Foraging Wild Nuts: Northern Red Oak

Photo of Northern Red Oak

I got serious about foraging acorns for the first time this fall. When ripe acorns started dropping, I started picking. I say ripe because not every acorn that falls is ripe. Early drops, which often have caps still firmly attached, tend to be of poor quality. It's better to avoid these early imposters, and wait for cap-less acorns to fall. (Ripe acorns can sometimes drop with their caps still on, but when you pick them up the caps will typically separate easily, instead of holding tight.)

Photo of Acorn Weavils

Once I locate a tree dropping cap-less acorns, preferably large ones, like those of Northern Red Oak (Quercus rubra), I inspect the acorns for signs of spoilage. If the tops are raised, sunken, blackened, or otherwise not good-looking, or if the shells have small round holes, left by exiting weevils (pictured above), I'll leave them be. If I'm unsure of the quality of the nuts, I'll crack a few open to see what lies within.

If last week's quiz had you stumped, perhaps now you can pick out the food grade acorns in the following photos.

Photo of Acorn Tops Photo of Acorn Sides

As you can see from the following photo, three of the acorns were keepers -- the acorns in the top left, top right, and bottom center. Notice that viable acorns can have slightly cracked tops. Did any of the acorns fool you?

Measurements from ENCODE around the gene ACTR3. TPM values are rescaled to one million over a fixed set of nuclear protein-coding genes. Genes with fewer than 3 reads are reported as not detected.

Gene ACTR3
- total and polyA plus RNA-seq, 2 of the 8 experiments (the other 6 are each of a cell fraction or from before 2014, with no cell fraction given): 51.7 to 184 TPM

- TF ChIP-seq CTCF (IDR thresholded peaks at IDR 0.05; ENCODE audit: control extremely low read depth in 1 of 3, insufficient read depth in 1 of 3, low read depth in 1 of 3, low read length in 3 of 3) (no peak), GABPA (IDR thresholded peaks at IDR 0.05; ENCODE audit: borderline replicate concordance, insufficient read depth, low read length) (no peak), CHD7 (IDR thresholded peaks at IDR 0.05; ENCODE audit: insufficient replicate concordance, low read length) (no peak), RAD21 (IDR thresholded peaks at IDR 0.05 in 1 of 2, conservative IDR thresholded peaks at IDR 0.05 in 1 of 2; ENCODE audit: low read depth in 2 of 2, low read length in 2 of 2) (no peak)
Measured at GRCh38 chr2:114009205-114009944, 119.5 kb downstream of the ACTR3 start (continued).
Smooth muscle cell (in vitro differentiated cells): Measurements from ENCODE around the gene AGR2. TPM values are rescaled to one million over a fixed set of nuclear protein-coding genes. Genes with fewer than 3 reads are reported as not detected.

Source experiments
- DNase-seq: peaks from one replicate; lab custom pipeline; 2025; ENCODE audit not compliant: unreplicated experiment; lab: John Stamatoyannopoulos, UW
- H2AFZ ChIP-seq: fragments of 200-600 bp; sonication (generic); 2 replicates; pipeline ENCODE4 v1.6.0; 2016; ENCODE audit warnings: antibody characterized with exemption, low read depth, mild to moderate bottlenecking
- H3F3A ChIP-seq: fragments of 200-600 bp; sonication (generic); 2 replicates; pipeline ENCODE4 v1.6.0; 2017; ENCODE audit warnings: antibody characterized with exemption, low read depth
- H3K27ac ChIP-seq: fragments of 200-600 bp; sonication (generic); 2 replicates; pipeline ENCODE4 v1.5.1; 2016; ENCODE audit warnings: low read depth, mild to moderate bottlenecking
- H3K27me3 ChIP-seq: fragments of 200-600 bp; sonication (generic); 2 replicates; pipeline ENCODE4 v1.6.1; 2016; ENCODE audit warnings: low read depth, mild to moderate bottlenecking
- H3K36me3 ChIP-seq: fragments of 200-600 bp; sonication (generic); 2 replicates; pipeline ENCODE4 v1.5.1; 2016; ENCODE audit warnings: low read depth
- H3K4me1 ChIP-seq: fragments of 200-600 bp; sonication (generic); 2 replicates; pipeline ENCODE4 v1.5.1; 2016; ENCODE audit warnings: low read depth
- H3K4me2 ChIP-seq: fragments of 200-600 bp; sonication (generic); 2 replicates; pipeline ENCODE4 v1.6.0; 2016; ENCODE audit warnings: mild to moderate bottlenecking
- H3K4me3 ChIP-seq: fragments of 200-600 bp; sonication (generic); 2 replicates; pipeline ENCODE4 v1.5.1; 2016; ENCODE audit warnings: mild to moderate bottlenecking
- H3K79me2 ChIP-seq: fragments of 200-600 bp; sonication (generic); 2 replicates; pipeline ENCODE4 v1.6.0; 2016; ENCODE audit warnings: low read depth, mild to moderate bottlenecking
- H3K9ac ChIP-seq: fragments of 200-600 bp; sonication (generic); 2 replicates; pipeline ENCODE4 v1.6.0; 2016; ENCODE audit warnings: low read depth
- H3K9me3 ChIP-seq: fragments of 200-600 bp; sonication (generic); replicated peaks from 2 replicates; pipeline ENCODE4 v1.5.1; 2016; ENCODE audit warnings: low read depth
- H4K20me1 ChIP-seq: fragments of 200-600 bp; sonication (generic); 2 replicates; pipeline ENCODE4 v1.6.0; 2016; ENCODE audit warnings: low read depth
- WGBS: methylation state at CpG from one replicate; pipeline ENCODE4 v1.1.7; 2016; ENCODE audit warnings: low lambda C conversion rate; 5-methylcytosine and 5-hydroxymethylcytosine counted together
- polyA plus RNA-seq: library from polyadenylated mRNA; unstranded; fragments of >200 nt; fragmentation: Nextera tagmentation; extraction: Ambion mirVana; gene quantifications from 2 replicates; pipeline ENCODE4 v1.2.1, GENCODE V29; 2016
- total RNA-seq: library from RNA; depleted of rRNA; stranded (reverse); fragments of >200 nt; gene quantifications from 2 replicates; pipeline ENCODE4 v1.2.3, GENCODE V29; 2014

Photo of Quiz #124 Answer

Once I've gathered my haul and returned home, I fill my gathering bucket with water. The water both cleans the acorns and offers another means of identifying discards. Any acorns that float are likely compromised; those that sink are likely keepers, though a portion of them may contain weevil eggs, which may hatch if the acorns aren't processed immediately.* The clean acorns are now ready for in-shell drying, or immediate shelling and further processing into food.

Photo of Acorn meat handful

Rather than provide you with all the acorny details, I'll refer you to foragers who have much more experience collecting and processing acorns than I. Samuel Thayer's 41-page acorn chapter in Nature's Garden (2010) is a must read if you want to process acorns with efficiency. If you'd like a video overview of the process, with some useful tips for New England foragers, watch From Tree to Table by Arthur Haines.

*You could view these weevils as another wild food opportunity. Green Deane has an article and a video on eating these acorn grubs.

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